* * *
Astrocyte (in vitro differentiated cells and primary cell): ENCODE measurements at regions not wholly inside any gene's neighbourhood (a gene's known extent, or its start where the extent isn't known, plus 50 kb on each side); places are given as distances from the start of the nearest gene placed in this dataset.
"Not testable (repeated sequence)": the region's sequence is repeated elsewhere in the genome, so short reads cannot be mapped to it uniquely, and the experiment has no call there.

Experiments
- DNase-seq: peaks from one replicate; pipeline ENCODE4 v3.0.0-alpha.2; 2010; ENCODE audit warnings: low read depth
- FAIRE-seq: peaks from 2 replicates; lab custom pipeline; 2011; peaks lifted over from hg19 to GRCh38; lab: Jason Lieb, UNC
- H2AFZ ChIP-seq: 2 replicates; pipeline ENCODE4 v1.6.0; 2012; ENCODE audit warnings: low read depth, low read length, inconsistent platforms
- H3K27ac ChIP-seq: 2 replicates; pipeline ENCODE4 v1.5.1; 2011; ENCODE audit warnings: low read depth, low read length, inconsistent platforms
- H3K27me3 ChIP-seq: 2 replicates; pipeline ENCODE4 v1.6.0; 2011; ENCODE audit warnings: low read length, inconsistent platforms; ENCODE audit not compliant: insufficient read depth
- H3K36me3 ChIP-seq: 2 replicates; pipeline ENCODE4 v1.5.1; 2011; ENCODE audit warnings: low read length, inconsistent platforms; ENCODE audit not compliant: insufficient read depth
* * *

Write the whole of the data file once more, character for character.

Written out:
Astrocyte (in vitro differentiated cells and primary cell): ENCODE measurements at regions not wholly inside any gene's neighbourhood (a gene's known extent, or its start where the extent isn't known, plus 50 kb on each side); places are given as distances from the start of the nearest gene placed in this dataset.
"Not testable (repeated sequence)": the region's sequence is repeated elsewhere in the genome, so short reads cannot be mapped to it uniquely, and the experiment has no call there.

Experiments
- DNase-seq: peaks from one replicate; pipeline ENCODE4 v3.0.0-alpha.2; 2010; ENCODE audit warnings: low read depth
- FAIRE-seq: peaks from 2 replicates; lab custom pipeline; 2011; peaks lifted over from hg19 to GRCh38; lab: Jason Lieb, UNC
- H2AFZ ChIP-seq: 2 replicates; pipeline ENCODE4 v1.6.0; 2012; ENCODE audit warnings: low read depth, low read length, inconsistent platforms
- H3K27ac ChIP-seq: 2 replicates; pipeline ENCODE4 v1.5.1; 2011; ENCODE audit warnings: low read depth, low read length, inconsistent platforms
- H3K27me3 ChIP-seq: 2 replicates; pipeline ENCODE4 v1.6.0; 2011; ENCODE audit warnings: low read length, inconsistent platforms; ENCODE audit not compliant: insufficient read depth
- H3K36me3 ChIP-seq: 2 replicates; pipeline ENCODE4 v1.5.1; 2011; ENCODE audit warnings: low read length, inconsistent platforms; ENCODE audit not compliant: insufficient read depth